A newly-published report says that some parenting choices and attitudes can hurt the success of black students in school.
The Economic Policy Institute is a left-leaning think tank funded in part by unions. After noting that their report does not describe “all lower-social-class families” the authors look at social factors which depress student performance.
In its first key finding, the report focuses on the different parenting styles found in black and white households and argues that these cultural differences help create an achievement gap not fixable by schools. Using data from the Bureau of Labor Statistics’ American Time Use Survey EPI produces the following chart:
The report states: “White adults spend 36 percent more time than black adults reading to young children, and three times more time talking with and listening to them. Other analyses find that black mothers are about two-thirds as likely as white mothers to read to toddlers daily.”
Later, the report offers this striking factoid: “By age 6, white children have typically spent 1,300 more hours engaged in conversations with adults than black children.”
EPI’s report endeavors to show that these differences are not simply the result of comparing rich against poor. After noting that the number of books in a home is “a reliable indicator of home intellectual environment,” EPI offers this striking chart:
Overall, white homes had 2.5 times as many books as black homes. But the most surprising finding is that the top quintile of black homes reported having fewer books (69) than the bottom quintile of white homes (71).
These differences in reading to and talking with children begin to add up even before kids get to school:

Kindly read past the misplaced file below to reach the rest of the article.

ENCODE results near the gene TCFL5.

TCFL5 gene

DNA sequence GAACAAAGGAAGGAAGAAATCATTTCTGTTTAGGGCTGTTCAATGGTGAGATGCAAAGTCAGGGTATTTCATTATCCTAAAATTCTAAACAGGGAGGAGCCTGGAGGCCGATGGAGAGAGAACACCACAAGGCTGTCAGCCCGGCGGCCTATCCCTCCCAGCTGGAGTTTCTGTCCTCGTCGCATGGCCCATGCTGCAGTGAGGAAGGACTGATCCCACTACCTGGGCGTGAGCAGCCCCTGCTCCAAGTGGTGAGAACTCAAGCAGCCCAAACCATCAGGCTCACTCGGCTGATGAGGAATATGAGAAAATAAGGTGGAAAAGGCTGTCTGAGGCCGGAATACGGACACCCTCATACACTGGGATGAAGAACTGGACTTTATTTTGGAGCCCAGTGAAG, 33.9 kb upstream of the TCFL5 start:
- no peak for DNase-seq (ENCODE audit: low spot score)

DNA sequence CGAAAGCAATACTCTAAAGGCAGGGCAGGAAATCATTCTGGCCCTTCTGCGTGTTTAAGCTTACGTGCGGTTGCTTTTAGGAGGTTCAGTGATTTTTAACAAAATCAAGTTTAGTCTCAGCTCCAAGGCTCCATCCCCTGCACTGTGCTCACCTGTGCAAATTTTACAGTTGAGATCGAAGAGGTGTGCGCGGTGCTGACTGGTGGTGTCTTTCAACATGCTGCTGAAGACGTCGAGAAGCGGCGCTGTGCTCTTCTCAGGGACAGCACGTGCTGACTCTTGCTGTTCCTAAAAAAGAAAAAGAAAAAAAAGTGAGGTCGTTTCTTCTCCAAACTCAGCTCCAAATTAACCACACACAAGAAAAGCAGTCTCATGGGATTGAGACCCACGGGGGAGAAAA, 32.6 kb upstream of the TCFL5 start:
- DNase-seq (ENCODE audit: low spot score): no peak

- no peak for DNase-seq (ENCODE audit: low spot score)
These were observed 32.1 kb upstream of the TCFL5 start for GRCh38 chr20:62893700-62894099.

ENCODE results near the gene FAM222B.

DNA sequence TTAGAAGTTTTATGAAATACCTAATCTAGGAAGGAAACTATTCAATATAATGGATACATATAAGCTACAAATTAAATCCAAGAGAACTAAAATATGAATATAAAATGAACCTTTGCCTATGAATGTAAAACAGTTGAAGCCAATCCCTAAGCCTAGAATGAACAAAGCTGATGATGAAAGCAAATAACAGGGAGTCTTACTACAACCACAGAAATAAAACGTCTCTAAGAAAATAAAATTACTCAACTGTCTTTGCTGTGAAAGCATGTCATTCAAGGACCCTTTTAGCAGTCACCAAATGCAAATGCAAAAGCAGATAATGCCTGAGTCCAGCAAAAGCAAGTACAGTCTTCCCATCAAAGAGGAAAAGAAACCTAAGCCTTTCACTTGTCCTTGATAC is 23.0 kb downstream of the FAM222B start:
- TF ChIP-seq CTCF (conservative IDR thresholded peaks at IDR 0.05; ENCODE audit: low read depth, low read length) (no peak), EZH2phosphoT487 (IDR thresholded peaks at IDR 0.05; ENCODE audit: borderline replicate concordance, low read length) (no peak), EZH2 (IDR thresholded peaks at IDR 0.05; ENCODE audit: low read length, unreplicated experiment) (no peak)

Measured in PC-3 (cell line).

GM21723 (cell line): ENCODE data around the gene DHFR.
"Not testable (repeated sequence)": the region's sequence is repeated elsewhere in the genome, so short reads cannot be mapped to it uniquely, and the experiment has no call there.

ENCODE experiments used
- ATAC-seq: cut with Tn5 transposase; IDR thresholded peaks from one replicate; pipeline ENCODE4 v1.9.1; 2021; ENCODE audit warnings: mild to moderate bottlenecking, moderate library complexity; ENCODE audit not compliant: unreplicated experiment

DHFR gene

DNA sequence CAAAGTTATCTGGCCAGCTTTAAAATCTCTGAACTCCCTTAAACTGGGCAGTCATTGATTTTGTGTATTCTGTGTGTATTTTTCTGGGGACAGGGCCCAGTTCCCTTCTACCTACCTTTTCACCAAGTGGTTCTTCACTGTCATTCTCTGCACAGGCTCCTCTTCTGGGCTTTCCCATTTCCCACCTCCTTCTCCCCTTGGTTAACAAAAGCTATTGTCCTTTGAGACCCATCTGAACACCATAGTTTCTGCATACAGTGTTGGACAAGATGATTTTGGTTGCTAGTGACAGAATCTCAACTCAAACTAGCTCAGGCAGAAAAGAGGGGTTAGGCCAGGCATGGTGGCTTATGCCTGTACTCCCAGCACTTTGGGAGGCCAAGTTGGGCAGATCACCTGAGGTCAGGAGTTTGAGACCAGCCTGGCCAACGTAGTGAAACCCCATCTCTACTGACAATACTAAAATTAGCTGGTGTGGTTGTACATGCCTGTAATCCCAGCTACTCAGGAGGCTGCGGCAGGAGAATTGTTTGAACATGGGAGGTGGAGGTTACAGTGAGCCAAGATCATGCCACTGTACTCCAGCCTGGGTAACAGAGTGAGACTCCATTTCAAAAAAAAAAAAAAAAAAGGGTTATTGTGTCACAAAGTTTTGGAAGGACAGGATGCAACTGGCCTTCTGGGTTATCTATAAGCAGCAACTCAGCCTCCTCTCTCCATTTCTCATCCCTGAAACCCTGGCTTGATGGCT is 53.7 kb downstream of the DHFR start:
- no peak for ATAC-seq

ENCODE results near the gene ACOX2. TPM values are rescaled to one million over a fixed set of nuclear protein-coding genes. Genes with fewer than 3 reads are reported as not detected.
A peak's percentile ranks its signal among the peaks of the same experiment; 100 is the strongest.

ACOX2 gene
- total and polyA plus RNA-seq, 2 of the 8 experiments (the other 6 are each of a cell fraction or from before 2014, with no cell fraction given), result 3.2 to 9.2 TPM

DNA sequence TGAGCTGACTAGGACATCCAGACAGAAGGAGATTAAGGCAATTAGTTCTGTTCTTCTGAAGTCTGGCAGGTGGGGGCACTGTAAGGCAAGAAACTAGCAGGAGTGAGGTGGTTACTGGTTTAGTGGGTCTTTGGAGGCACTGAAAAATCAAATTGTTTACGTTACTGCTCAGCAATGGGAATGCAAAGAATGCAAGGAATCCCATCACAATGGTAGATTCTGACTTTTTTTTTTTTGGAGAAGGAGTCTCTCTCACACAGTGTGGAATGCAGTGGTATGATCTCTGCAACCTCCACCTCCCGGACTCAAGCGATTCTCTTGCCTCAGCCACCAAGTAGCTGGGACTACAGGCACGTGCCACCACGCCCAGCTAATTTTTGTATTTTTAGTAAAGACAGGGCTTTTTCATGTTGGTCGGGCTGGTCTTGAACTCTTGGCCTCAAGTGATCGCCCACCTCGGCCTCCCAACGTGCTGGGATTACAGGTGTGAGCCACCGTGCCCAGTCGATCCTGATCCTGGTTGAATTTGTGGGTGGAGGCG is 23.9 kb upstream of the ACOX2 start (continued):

Toddlers of low-income mothers who read to them daily have better vocabulary and comprehension at 24 months. Five-year-olds have poorer language and math skills if, when they were two years old, their parents were less educationally supportive—engaging in less cognitive stimulation, being less sensitive to children’s perspectives, and demonstrating less love, respect, and admiration toward their children—when doing activities like puzzles.
EPI notes that attitudes toward education tend to be based more on the parent’s experience than the child’s immediate environment. The report highlights a study which found, “the quality of the neighborhood where a child’s mother was raised has a bigger influence on the child’s achievement than the quality of neighborhood where the child was raised.”
There is a great deal more to the EPI report, including four more social factors that depressing student achievement. These include single parenthood, irregular work schedules, lack of access to preventative health care and lead exposure. The last of these, which some have posited correlates strongly with overall levels of crime, seems to be declining sharply over the last decade.